By not offering politics through high school curriculum, schools put students’ voting chances at risk


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Karely Molina Martinez staff writer 
As politics take a bigger role in affecting our lives today, it is imperative that students gain a deeper understanding of U.S. politics through high school curriculum. 
While students are required to take the U.S. Government and Economics courses, they aren’t required anymore than those two semesters. Although there are various opportunities to get involved outside of the classroom, such as Junior State of America (JSA) or Political Club, getting students to partake in clubs itself is a difficult task on its own. Besides just providing students with the basic understanding of U.S. politics, preparing students to stand up and vote is important. 
We are at a point in time where it is essential that everyone votes. If we do not require students to take part in more political opportunities through school, their chances of voting decreases. Educating students on current world politics increases their voting chances by getting them involved and informed. 
There is no denying the fact that politics can often get out of hand and lead to disagreements. But if the school were to teach politics through a high school class, students could debate and discuss in a healthier, more civil and effective manner. 
Surprisingly, Beverly Vista Middle School  already provides a Current Events course for its students, yet our school fails to do the same. The Current Events elective offered to seventh and eighth graders allows them to become involved through research, discussion and examination of current world events. Current events teacher, Marissa Long,  notices how the curriculum changes throughout the year, “The class topics change with what is currently happening in our world. As our world changes, so do the topics we tackle.” As current event issues appear, the students focus shifts, giving them access to a better understanding of the world around them. something which could be helpful to high school students.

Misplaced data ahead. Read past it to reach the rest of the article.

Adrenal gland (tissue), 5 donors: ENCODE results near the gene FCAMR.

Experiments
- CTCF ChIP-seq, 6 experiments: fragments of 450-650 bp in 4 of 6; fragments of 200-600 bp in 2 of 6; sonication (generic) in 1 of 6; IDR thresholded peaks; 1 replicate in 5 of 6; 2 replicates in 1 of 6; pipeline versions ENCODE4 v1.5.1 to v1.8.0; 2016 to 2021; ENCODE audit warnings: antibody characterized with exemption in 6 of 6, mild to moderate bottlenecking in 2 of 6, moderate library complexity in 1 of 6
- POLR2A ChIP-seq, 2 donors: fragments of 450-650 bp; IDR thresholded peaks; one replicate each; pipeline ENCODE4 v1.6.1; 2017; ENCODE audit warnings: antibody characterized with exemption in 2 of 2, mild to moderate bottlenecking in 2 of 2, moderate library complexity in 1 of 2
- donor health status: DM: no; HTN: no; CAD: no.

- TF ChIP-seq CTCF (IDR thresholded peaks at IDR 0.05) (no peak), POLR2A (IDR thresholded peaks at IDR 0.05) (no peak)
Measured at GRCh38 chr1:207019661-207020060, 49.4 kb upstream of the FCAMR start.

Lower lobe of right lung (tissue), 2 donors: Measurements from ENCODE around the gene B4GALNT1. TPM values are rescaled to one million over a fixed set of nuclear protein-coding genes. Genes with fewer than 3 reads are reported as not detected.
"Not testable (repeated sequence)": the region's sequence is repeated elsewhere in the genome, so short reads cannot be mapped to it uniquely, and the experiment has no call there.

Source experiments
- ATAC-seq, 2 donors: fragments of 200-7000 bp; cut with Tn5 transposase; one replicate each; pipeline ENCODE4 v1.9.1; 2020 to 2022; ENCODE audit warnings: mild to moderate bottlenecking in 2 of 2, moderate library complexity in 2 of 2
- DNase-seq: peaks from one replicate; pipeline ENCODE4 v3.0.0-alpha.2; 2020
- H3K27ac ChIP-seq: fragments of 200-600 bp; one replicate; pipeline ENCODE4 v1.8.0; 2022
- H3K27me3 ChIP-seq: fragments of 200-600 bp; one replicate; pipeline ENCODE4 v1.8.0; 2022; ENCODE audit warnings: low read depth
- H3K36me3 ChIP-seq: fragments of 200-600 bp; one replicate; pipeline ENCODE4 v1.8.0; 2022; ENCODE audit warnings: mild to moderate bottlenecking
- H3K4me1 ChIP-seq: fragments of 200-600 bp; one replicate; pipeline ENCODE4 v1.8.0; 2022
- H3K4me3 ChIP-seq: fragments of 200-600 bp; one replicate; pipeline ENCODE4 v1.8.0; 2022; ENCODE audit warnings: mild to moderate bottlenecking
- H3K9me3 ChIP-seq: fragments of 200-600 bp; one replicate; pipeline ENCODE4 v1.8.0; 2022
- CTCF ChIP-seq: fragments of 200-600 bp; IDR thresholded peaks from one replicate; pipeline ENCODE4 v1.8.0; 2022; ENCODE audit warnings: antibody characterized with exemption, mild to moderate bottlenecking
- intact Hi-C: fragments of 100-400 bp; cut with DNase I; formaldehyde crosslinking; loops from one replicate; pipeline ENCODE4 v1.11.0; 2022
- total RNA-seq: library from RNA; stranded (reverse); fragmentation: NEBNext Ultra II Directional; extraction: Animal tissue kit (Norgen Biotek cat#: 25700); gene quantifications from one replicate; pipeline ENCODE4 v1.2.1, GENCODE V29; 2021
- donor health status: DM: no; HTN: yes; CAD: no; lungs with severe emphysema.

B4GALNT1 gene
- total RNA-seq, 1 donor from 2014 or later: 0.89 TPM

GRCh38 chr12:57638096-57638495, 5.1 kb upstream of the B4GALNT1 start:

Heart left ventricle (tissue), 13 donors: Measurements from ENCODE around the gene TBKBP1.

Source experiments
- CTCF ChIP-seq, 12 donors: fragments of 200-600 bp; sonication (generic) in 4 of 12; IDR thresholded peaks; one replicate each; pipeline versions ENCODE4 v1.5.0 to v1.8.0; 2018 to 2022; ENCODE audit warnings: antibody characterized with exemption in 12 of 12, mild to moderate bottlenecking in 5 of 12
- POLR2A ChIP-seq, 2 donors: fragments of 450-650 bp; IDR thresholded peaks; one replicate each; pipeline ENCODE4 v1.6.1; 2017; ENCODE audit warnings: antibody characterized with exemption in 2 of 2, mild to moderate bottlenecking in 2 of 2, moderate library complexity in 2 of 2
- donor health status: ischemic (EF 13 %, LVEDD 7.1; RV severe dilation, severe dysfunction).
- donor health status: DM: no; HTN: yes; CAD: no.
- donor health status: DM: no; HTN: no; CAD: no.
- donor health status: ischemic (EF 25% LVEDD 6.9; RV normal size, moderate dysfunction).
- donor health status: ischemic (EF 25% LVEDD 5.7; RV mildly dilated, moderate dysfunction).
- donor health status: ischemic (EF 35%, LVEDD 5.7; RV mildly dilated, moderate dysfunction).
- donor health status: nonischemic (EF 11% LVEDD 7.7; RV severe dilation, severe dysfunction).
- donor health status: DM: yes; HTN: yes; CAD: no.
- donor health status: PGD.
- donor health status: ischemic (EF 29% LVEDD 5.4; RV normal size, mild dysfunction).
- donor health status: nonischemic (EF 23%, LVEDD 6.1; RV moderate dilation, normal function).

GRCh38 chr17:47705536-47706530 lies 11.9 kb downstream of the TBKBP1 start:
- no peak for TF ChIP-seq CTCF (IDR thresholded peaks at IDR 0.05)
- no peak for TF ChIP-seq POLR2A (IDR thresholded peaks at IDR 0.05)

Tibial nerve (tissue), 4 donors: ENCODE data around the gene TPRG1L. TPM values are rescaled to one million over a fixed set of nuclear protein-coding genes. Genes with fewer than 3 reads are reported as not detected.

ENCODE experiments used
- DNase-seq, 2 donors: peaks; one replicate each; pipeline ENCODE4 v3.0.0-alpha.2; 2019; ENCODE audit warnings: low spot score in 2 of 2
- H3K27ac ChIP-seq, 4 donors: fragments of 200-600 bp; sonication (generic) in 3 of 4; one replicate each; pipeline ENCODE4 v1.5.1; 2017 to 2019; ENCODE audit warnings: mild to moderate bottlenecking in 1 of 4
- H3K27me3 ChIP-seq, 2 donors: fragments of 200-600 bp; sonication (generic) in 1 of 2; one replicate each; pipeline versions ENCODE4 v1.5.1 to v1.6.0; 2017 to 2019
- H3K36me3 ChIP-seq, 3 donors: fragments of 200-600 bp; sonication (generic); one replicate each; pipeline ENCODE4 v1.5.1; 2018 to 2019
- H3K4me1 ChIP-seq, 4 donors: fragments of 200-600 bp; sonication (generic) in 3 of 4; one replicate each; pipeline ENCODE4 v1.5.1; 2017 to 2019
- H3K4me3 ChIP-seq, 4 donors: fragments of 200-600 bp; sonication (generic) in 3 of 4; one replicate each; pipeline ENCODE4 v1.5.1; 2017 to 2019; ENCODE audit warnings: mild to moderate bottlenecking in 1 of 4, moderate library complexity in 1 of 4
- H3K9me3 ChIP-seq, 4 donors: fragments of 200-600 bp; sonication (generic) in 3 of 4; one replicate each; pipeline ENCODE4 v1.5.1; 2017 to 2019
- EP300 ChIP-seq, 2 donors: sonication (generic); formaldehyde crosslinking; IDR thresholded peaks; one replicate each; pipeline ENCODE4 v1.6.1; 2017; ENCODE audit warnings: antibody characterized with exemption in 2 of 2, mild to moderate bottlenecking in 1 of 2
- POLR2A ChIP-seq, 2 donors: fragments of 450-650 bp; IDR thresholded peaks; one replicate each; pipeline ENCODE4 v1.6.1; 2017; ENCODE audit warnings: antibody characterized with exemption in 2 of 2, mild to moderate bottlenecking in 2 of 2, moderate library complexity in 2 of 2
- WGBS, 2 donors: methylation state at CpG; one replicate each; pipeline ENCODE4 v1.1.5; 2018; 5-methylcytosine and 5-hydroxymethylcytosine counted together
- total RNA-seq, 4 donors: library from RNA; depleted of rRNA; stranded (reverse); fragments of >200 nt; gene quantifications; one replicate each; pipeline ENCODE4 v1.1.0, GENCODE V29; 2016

If our district were to provide a class focused on current world politics for the high school, students would be able to freely voice their opinions. Each student would be allowed to speak about their beliefs and where they stand in each situation, but still have a controlled and professional manner in doing so. 
If our school does not work on educating students about politics in order to  help them find accurate information, then they are not fully doing their part to help prepare us for our future.  Not only is it important that students have access to the information they need, but that they know where to access reliable and real sources. Through a formal curriculum, students would be able to access real and non-biased sources of information. 
Teachers, such as Honors World History and AP U.S. History teacher Joanie Garratt, feel that there are “issues of free speech” when talking about politics during class. Teaching politics through a controlled high school classroom would allow teachers to facilitate debates and express their opinions safely, if they choose to. 
It is never guaranteed that students will pay attention to a politically based class, but many history teachers themselves have noticed that when talking about politics, for brief moments during class, students tend to be more involved than during regular history lectures. 
U.S. Government/Economics teacher and social studies department chair Catherine Pincu explains that “Students who take it [government]  as a requirement, do end up becoming more involved.”  
Incorporating current politics into high school curriculum would be essential to preparing students who will be the next generation in charge. If we as a school do not make an effort to prepare students for more than just college, we are not fulfilling the job of preparing students for their future. Politics play a big role in our life not only today, but in the years to come. Students can choose to not focus or learn about it right now, but we will know that we have provided them with all that we could to prepare for the future.